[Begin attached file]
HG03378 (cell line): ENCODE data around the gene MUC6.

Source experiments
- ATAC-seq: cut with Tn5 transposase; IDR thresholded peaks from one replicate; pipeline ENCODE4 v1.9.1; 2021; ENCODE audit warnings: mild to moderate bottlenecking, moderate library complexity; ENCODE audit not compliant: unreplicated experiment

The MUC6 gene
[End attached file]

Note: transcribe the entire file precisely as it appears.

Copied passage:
HG03378 (cell line): ENCODE data around the gene MUC6.

Source experiments
- ATAC-seq: cut with Tn5 transposase; IDR thresholded peaks from one replicate; pipeline ENCODE4 v1.9.1; 2021; ENCODE audit warnings: mild to moderate bottlenecking, moderate library complexity; ENCODE audit not compliant: unreplicated experiment

The MUC6 gene